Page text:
Rabat - The six-member Gulf Cooperation Council (GCC) voiced its support for Morocco's claim over Western Sahara during a joint summit in Riyadh, during which King Mohammed VI spoke of a "proxy war" being fought with Morocco through the United Nations Secretary-General Ban Ki-moon.
Rabat – The six-member Gulf Cooperation Council (GCC) voiced its support for Morocco’s claim over Western Sahara during a joint summit in Riyadh, during which King Mohammed VI spoke of a “proxy war” being fought with Morocco through the United Nations Secretary-General Ban Ki-moon.
“What we are witnessing, in fact, is a proxy war, in which the Secretary-General of the United Nations (UNSG) is being used to infringe on Morocco’s legitimate, historical rights in its Sahara, through biased statements and unacceptable behavior regarding the Moroccan Sahara,” the king said.
The statements referred to by the monarch constitute the use of the term “occupation” by the UNSG to describe Morocco’s presence in the Western Sahara after the international leader’s visit to the Tindouf refugee camps in Algeria housing displaces Sahrawis last month.
“We stress our support to all political and security causes that are important for your brotherly country, mainly the Western Sahara,” King Salman of Saudi Arabia said during the opening speech of the summit of regional leaders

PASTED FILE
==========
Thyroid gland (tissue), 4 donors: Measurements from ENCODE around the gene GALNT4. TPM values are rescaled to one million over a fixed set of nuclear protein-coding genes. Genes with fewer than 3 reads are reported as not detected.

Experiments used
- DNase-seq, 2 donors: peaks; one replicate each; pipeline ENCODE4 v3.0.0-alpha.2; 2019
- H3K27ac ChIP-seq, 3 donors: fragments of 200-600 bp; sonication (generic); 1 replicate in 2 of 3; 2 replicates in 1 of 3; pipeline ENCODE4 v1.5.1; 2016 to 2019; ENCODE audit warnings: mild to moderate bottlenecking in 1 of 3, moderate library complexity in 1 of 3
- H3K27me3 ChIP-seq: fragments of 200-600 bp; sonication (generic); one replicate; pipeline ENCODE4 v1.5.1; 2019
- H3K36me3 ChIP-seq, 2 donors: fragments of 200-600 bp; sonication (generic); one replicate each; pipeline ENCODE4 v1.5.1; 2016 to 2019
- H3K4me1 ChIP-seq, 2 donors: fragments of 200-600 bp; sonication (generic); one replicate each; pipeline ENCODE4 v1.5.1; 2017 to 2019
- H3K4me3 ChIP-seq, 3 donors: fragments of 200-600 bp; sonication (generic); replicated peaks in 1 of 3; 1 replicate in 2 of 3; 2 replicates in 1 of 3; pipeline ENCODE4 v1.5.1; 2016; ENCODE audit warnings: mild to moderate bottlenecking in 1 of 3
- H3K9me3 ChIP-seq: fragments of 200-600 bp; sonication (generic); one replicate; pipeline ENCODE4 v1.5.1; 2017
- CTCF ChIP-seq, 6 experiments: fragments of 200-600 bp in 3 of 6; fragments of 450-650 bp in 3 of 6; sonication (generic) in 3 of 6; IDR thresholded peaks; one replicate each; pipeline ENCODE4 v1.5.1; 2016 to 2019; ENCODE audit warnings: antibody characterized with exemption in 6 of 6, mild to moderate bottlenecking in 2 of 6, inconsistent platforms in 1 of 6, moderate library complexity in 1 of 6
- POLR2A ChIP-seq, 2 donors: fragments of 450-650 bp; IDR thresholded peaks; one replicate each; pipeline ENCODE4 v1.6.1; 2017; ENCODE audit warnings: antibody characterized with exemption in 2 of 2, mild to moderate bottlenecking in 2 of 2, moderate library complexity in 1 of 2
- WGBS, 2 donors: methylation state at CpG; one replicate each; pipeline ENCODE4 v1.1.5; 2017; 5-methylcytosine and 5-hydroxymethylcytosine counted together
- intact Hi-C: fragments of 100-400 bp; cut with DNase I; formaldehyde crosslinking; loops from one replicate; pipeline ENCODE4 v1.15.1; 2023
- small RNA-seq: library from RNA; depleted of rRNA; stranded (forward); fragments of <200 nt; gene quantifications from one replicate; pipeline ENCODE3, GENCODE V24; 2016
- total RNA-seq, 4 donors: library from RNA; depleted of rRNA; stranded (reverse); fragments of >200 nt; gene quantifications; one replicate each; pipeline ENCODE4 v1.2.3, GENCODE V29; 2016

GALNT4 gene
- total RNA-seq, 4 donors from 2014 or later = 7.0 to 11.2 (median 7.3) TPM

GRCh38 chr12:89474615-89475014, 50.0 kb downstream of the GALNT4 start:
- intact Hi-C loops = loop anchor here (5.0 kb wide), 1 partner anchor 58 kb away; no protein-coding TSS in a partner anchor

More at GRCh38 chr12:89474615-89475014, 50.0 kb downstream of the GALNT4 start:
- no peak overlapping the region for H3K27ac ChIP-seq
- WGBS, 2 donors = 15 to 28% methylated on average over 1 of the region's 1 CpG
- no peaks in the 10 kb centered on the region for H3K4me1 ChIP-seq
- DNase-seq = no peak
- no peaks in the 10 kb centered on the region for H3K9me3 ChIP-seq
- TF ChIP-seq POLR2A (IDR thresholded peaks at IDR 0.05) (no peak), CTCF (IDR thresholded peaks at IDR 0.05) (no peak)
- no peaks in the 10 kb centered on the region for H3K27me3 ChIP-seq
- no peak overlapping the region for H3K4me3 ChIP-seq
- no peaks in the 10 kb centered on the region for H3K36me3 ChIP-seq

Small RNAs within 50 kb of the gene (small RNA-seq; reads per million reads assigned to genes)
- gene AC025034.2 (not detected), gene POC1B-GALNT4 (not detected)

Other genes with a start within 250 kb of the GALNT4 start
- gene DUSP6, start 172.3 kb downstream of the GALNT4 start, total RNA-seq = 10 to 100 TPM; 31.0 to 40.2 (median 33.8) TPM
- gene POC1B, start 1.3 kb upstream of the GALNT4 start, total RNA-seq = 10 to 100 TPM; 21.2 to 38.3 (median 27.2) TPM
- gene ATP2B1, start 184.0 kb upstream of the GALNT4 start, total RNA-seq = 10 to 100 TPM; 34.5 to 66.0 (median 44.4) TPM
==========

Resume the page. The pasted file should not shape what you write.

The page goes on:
In addition to Saudi Arabia, the GCC includes Bahrain, Kuwait, Oman, Qatar and the United Arab Emirates – all of which are forms of monarchies.
King Salman also stressed the GCC’s “categorical rejection of any harm to the interests of Morocco” over the disputed territory for which the Algieria-backed Polisario Front demands a referendum on independence.
Earlier at the summit, Morocco’s monarch had urged Gulf monarchies to support his country to defend it from “plots against its territorial integrity,” adding that the UN Security Council’s yearly discussions on the Western Sahara taking place this month were being used “to blackmail Morocco”.
“This time, the situation is serious,” he said. “It is also unprecedented in the history of this artificial dispute over the Moroccan Sahara.”
The monarch and Moroccans alike rejected an explanation from Ki-moon’s office saying that his his use of the controversial term in March was not deliberate and that he regretted causing the “misunderstandings.”
As a political reaction to the Ki-moon’s speech in Algiers, Morocco expelled the peacekeeping mission MINURSO from its offices in Laayoune and Dakhla and cancelled it’s USD 3 million grant to the operation. The U.N. established MINURSO in 1991 after brokering a peace deal between Morocco and the Polisario Front – two sides that had been fighting for 16 years.
Morocco maintains a close alliance with Saudi Arabia and the GCC in trade and military endeavors.
In 2011, the GCC had proposed that Morocco and Jordan, both fellow monarchies, join the regional organization, but though the initiative failed, the bloc set up a USD 5 billion fund for projects in the two countries.
Morocco has supported the Saudi-led Arab coalition fighting Iran-backed Shiite rebels in Yemen since efforts began. In March 2015 an F16 warplane belonging to the North African country was downed.